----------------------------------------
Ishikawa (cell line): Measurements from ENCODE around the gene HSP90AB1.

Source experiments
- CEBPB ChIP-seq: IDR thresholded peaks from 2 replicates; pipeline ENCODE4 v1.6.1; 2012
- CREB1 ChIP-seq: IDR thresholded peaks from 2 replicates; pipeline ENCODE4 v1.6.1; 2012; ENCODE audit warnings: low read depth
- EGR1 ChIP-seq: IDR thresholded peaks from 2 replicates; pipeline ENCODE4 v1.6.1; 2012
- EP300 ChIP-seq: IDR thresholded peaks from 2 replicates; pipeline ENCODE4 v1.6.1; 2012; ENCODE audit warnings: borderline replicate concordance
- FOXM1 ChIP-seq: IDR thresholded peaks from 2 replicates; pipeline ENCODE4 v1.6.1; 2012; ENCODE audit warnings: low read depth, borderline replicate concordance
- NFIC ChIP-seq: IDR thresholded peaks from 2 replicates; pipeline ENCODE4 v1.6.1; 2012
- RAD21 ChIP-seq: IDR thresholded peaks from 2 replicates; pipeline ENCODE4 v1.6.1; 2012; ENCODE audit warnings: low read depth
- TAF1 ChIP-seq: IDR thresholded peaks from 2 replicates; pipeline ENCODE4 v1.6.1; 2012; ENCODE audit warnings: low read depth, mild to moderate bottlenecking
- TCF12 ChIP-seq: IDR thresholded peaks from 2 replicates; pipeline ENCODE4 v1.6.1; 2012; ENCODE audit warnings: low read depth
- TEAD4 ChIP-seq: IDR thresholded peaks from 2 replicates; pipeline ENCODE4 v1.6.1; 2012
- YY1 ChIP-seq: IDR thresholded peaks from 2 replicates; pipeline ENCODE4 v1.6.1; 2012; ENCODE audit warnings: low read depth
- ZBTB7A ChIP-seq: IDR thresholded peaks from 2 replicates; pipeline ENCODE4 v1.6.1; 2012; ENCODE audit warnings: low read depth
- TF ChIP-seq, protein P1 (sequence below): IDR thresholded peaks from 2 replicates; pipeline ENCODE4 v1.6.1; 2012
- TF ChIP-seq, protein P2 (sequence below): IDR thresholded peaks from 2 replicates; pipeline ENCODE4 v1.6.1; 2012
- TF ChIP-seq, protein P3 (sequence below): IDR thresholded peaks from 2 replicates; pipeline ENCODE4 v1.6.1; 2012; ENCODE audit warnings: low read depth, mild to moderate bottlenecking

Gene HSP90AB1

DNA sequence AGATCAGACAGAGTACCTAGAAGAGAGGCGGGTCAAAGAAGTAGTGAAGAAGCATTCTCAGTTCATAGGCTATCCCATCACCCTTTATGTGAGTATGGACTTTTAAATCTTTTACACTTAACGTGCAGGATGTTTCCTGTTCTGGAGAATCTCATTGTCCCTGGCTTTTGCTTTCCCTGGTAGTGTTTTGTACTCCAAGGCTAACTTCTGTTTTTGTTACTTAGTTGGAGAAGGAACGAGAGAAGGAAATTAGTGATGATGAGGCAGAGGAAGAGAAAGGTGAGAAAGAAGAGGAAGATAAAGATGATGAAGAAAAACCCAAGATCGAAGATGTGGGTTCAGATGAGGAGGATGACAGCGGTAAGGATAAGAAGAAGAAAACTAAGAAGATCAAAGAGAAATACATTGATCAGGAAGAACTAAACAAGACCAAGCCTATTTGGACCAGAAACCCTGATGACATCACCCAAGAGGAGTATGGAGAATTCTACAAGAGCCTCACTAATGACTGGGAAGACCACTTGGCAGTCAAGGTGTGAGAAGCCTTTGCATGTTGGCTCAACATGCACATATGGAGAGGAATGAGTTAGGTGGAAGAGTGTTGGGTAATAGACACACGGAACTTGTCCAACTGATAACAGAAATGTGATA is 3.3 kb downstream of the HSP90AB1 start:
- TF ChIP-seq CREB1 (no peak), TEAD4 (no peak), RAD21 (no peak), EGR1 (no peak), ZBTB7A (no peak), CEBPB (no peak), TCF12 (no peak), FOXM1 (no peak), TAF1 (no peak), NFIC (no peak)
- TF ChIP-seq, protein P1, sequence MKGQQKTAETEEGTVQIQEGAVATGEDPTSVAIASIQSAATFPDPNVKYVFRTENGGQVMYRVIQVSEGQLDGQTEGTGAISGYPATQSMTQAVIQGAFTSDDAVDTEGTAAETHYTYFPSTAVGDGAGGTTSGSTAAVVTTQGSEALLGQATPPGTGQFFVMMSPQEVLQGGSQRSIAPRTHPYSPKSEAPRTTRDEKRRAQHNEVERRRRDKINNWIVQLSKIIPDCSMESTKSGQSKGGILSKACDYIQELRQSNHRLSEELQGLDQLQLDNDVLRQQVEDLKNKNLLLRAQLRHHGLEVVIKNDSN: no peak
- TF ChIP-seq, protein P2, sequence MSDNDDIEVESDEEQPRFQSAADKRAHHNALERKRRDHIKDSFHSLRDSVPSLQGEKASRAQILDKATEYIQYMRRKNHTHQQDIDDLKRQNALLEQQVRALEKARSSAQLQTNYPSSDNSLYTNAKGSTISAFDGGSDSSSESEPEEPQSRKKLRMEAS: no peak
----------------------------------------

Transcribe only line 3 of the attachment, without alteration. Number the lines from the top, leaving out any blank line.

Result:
- CEBPB ChIP-seq: IDR thresholded peaks from 2 replicates; pipeline ENCODE4 v1.6.1; 2012